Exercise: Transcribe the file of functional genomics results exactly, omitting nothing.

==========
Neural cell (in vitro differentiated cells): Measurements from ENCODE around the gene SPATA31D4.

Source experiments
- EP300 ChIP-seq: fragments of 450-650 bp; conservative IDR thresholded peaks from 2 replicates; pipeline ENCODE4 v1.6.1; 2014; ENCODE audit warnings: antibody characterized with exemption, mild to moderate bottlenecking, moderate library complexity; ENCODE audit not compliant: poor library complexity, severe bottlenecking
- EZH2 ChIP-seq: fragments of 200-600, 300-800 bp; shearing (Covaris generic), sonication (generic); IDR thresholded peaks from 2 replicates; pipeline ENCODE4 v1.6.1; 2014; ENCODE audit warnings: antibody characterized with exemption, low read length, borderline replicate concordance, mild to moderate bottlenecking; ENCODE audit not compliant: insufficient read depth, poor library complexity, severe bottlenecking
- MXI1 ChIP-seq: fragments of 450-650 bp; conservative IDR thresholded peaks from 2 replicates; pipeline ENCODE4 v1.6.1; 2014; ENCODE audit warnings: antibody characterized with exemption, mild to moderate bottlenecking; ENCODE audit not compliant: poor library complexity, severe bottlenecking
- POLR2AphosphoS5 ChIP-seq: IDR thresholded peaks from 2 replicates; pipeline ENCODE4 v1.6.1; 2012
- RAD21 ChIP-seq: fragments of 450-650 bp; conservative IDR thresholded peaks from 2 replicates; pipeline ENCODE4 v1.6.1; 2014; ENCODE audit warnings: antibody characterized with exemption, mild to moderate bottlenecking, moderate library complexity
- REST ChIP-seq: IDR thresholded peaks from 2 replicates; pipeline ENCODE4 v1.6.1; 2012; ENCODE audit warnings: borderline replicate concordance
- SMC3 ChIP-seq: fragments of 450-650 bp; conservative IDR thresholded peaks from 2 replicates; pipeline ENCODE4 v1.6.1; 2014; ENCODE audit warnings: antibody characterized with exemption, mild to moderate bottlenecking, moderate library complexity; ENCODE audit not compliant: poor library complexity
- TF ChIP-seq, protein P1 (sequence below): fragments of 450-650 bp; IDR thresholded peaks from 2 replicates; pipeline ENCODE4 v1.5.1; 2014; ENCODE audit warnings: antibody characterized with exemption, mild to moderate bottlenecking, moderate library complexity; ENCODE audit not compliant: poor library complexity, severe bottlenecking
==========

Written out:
Neural cell (in vitro differentiated cells): Measurements from ENCODE around the gene SPATA31D4.

Source experiments
- EP300 ChIP-seq: fragments of 450-650 bp; conservative IDR thresholded peaks from 2 replicates; pipeline ENCODE4 v1.6.1; 2014; ENCODE audit warnings: antibody characterized with exemption, mild to moderate bottlenecking, moderate library complexity; ENCODE audit not compliant: poor library complexity, severe bottlenecking
- EZH2 ChIP-seq: fragments of 200-600, 300-800 bp; shearing (Covaris generic), sonication (generic); IDR thresholded peaks from 2 replicates; pipeline ENCODE4 v1.6.1; 2014; ENCODE audit warnings: antibody characterized with exemption, low read length, borderline replicate concordance, mild to moderate bottlenecking; ENCODE audit not compliant: insufficient read depth, poor library complexity, severe bottlenecking
- MXI1 ChIP-seq: fragments of 450-650 bp; conservative IDR thresholded peaks from 2 replicates; pipeline ENCODE4 v1.6.1; 2014; ENCODE audit warnings: antibody characterized with exemption, mild to moderate bottlenecking; ENCODE audit not compliant: poor library complexity, severe bottlenecking
- POLR2AphosphoS5 ChIP-seq: IDR thresholded peaks from 2 replicates; pipeline ENCODE4 v1.6.1; 2012
- RAD21 ChIP-seq: fragments of 450-650 bp; conservative IDR thresholded peaks from 2 replicates; pipeline ENCODE4 v1.6.1; 2014; ENCODE audit warnings: antibody characterized with exemption, mild to moderate bottlenecking, moderate library complexity
- REST ChIP-seq: IDR thresholded peaks from 2 replicates; pipeline ENCODE4 v1.6.1; 2012; ENCODE audit warnings: borderline replicate concordance
- SMC3 ChIP-seq: fragments of 450-650 bp; conservative IDR thresholded peaks from 2 replicates; pipeline ENCODE4 v1.6.1; 2014; ENCODE audit warnings: antibody characterized with exemption, mild to moderate bottlenecking, moderate library complexity; ENCODE audit not compliant: poor library complexity
- TF ChIP-seq, protein P1 (sequence below): fragments of 450-650 bp; IDR thresholded peaks from 2 replicates; pipeline ENCODE4 v1.5.1; 2014; ENCODE audit warnings: antibody characterized with exemption, mild to moderate bottlenecking, moderate library complexity; ENCODE audit not compliant: poor library complexity, severe bottlenecking